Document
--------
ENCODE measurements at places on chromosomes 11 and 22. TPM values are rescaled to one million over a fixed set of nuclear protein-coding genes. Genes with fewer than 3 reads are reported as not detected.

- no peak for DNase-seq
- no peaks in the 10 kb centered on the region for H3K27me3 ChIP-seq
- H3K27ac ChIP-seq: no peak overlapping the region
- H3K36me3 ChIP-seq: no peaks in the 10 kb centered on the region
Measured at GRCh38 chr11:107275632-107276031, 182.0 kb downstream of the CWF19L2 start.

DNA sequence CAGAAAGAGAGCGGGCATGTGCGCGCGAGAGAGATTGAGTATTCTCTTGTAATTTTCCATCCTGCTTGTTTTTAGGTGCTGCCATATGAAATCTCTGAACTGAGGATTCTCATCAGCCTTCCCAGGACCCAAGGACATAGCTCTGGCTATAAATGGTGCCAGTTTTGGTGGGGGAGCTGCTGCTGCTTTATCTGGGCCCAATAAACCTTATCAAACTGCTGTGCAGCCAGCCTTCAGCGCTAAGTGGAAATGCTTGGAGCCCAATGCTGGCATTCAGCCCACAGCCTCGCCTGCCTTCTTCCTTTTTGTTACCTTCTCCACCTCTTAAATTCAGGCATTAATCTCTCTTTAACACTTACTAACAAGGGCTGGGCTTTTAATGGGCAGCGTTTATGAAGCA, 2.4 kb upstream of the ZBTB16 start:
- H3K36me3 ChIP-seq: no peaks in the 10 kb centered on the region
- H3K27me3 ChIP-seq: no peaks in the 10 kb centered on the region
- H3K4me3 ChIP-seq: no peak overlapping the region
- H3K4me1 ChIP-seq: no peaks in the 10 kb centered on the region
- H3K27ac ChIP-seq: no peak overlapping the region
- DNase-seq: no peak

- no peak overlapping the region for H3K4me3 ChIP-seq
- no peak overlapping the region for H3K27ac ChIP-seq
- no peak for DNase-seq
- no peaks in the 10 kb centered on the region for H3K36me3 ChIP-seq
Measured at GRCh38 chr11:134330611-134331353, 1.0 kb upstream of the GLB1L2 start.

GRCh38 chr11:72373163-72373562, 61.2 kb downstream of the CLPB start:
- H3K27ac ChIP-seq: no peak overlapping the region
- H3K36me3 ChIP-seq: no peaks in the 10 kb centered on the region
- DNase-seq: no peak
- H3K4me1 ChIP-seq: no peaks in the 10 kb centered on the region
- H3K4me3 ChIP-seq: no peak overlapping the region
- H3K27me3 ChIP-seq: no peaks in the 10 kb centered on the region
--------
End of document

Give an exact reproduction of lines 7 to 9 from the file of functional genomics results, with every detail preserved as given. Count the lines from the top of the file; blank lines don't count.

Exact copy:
DNA sequence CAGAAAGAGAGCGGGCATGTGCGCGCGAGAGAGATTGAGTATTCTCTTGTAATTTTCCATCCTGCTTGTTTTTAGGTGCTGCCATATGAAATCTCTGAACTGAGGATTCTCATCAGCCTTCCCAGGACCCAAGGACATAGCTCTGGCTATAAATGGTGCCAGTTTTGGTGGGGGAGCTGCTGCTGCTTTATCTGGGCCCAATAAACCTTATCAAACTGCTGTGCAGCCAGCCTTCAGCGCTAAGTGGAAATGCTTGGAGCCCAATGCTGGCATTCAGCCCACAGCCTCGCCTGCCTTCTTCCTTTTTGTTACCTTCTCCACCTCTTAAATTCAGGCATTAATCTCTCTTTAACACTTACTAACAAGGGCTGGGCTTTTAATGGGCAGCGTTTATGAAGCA, 2.4 kb upstream of the ZBTB16 start:
- H3K36me3 ChIP-seq: no peaks in the 10 kb centered on the region
- H3K27me3 ChIP-seq: no peaks in the 10 kb centered on the region